But for all that IPL gives us, we probably have a more objective way of looking at it than Mr. Guha does. That IPL could not have been done without the franchise model – the investment required to pay the players, the coaches, the talent hunters, and to run the team at that scale required private capital. So far this lack of capital produced shoddy domestic cricket, unfit to be broadcast and unfit to be watched on television. If the ownership was handed out after a contrived process, then the competing bidders had our best regards for the legal rights they had; but till the time the cricket was real, competitive and live, being as far removed from the our cricket as any other form of previously televised cricket, there was no reason not to watch it. 

Tendulkar

He has retired. There is no more connect to the cricket of our childhood, so we shall look onwards and see if we (will) like it. 

25 December 2011

Australia!

Cricket’s back to IST+, which means early morning consciousness. Or in my case, very very late night consciousness. Cricket is the only human activity I can voluntarily be awake for at 7 AM. As a largely crepuscular creature, to bed at 6 AM is a normal late-night for me. 8 AM is an irritating but acceptable start to the day. Awake at 7 AM! Only for cricket.

There is nothing on the cricket calendar quite like the boxing day tests, and we have been lucky to play them two years in a row. The fact that it is boxing day adds some intangible bit to the excitement surrounding an always anticipated series.

Watching cricket in Australia is a real joy, some bit of it captured in one of Laxman’s recent interviews, and this nice piece by Monga. You just need a look at the pitch to know where the cricket is happening. It is really distinctive.

Like I did for the England series, I feel we have a chance here. I’m not quite sure what happened there. I think we will better understand in time, but it should not have been a bad as it was. My gut feel is that most of the team didn’t care enough since we had just won a world cup. I hope that it was that, combined with injuries and an opposition that was very skillful in its home conditions. None of it is excusable of course.

For a life-long Dravid fan-boy, England 2011 was a wet-dream ensconced in a nightmare. Everything was exactly as I pictured it when I drifted off to sleep every night. Except that it turned into a FUCKING NIGHTMARE!

That tour has made me a little reluctant to make predictions, including ones of competitiveness. But for most of our stalwarts, wining a series in Australia is pretty high on the list of priorities. Since we have never done it before, it might be the highest for some. Motivation should not be an issue here.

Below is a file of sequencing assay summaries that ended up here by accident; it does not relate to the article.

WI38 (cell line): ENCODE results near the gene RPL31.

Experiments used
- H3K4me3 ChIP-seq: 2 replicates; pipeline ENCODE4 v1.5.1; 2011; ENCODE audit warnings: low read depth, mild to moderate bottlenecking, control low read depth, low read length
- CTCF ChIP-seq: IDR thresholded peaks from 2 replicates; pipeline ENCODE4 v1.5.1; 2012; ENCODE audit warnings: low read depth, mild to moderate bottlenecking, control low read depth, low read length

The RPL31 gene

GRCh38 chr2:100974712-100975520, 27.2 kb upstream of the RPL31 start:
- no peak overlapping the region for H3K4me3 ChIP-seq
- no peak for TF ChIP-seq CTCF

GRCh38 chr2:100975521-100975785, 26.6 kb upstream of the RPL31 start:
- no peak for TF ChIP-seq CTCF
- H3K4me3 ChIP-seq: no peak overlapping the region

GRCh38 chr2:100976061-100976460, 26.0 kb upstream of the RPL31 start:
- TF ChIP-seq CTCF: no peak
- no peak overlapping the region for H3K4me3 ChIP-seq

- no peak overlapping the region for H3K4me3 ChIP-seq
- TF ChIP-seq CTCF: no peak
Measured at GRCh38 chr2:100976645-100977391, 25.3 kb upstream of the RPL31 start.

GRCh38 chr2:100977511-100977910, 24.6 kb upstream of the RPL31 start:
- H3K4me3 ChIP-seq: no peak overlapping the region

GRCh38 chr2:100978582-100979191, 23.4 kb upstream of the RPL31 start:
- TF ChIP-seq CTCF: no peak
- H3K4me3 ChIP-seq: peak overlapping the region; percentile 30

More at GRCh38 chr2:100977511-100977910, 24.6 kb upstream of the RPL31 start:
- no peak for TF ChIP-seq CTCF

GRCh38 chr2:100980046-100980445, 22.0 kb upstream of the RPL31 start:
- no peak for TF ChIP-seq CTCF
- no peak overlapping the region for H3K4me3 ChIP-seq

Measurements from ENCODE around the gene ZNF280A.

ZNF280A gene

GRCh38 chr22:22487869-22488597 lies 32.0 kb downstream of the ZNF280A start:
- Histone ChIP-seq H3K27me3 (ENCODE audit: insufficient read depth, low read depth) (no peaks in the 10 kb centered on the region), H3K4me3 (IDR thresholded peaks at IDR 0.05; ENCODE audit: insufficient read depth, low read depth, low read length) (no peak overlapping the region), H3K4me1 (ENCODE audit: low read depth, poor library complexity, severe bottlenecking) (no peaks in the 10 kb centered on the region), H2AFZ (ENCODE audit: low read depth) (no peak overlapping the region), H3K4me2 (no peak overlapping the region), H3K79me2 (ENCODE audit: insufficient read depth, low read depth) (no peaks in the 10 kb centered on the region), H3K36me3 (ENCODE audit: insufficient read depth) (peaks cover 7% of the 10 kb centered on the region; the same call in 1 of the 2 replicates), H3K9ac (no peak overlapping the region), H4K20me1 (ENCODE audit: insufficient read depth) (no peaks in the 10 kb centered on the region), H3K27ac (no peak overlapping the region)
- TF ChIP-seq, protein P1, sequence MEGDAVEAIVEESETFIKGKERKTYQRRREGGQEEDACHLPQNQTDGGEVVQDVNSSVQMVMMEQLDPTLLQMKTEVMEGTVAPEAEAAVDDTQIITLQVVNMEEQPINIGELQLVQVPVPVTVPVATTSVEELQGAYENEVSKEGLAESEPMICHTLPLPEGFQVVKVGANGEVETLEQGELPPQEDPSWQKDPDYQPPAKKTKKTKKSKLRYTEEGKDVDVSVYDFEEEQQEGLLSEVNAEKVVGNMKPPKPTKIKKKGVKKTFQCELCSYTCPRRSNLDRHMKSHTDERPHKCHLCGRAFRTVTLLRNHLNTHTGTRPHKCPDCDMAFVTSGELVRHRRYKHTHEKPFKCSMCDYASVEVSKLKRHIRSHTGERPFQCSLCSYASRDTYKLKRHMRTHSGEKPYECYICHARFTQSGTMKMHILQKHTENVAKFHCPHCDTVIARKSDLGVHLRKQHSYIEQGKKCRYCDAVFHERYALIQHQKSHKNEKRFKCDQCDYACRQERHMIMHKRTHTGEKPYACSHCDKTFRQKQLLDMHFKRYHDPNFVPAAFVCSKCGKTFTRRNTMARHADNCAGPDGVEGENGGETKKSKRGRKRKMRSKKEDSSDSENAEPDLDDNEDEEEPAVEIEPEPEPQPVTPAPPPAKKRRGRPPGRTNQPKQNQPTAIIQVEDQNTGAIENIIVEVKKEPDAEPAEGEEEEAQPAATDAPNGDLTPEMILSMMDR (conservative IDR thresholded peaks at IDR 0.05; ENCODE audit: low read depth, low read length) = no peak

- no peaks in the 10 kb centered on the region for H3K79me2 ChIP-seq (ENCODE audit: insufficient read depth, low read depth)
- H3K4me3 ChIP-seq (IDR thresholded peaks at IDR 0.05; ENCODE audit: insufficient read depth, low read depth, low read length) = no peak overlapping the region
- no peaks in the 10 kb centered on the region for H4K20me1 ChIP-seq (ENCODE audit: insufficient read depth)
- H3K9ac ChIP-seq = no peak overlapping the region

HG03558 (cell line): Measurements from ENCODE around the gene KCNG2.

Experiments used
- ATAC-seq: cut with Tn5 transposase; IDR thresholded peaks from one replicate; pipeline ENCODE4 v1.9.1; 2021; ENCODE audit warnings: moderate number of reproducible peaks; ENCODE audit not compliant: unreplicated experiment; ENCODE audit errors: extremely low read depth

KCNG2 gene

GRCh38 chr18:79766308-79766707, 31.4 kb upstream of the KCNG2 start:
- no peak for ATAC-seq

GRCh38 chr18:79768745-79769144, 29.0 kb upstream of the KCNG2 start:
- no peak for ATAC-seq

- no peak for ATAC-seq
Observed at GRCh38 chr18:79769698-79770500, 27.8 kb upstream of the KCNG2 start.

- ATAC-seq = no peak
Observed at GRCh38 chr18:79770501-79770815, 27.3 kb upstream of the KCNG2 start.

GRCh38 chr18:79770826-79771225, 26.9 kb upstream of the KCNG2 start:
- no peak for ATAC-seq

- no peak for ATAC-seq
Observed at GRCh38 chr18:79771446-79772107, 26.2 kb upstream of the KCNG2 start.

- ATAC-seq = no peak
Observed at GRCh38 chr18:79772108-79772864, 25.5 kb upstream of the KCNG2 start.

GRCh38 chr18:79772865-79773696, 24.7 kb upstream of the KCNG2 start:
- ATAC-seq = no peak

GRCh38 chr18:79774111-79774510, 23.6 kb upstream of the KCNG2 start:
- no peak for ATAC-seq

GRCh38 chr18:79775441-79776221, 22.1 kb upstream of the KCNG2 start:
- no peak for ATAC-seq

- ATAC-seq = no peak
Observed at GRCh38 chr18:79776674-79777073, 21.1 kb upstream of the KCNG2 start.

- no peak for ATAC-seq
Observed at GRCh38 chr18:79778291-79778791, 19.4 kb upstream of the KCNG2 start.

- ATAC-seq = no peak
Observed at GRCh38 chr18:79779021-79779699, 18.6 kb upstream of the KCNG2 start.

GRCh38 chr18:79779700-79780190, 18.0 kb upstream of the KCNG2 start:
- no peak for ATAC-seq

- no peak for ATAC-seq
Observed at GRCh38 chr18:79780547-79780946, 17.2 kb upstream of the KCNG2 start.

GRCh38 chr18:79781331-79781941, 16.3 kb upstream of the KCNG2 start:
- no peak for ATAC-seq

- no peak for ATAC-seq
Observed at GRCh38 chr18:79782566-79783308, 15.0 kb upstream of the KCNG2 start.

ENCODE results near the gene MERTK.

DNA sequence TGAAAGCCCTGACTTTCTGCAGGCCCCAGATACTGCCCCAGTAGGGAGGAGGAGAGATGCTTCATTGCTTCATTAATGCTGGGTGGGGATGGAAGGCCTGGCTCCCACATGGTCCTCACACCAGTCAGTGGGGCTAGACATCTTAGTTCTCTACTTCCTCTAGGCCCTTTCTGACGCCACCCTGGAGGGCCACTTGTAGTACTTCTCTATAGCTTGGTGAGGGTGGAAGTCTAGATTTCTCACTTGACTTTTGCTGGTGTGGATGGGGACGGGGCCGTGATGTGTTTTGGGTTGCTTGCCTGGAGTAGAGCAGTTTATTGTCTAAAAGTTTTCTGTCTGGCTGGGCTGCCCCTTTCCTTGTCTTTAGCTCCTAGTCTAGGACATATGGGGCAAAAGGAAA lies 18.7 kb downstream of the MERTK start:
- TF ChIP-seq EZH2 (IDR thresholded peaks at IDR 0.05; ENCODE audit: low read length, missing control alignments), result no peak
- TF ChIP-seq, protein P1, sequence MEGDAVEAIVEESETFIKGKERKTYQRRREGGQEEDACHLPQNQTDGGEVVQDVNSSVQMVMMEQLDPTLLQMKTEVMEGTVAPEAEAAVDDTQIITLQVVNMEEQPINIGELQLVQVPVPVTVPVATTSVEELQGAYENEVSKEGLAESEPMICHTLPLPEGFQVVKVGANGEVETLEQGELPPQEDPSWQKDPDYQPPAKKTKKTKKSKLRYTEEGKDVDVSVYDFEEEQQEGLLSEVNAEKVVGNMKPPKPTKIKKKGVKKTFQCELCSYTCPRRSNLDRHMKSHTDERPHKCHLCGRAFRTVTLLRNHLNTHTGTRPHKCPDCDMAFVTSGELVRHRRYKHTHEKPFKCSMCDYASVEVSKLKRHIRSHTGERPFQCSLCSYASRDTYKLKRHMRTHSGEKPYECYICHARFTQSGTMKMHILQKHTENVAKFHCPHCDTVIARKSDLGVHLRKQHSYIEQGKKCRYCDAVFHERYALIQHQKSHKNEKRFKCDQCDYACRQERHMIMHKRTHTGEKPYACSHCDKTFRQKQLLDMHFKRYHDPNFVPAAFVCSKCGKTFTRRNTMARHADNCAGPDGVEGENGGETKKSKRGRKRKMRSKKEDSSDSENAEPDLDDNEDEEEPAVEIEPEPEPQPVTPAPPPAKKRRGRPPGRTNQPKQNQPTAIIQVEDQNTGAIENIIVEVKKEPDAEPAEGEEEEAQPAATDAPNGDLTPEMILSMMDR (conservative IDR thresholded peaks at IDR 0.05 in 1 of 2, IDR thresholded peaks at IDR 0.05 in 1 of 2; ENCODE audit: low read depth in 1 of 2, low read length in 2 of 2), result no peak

For us, I am looking forward to Ashwin, Yadav, and Kohli. This will be a proper test for the three of them and an opportunity to earn real respect. I think we will miss PK, and the selectors might have missed out on a trick by not picking Irfan when Aaron pulled out.

And of course, as always, I am looking forward to our creaking terminators.

For them, I am looking forward to Warner, Cowan and Pattinson. I don’t want any of them to do well, but if any of them are going to (as I’m sure they are), it would be nice if it was these three.

So merry Christmas to one and all, here’s to a great series.

And oh yeah, fuck you Ponting.

26 November 2011

Hysteria, and its effect on a cricket enthusiast.

This post is not about Sachin Tendulkar (OK, it might be a little, but he is really a metaphor for a wide variety of things). It is definitely not about some nonsensical milestone that anyone who has to produce a few time-bound-bullshit-words for a living has so much to say about. It is about the popular media, and the effect that unrestrained commercial motivation, a largely unsophisticated viewer base, and a complete lack of imagination have on an intelligent cricket fan.

For the record, I love Sachin. I started watching cricket in 1994, when he was all of 21 years old and I was 9. My granny, whom I watched all my cricket with then, loved him too. But that’s because she thought his trademark grimace when he fronted up was a smile. She liked the way he smiled.

Through the years, my craze for cricket has only grown, as has my respect for Sachin. But he has never been my favorite batsman… never the guy I get up at 3AM to watch in New Zealand or stay awake till 5AM to watch in the Windies. As a batsman, I have always considered him a class apart. I don’t enter into debates about him v. someone else because he is, clearly, a class apart.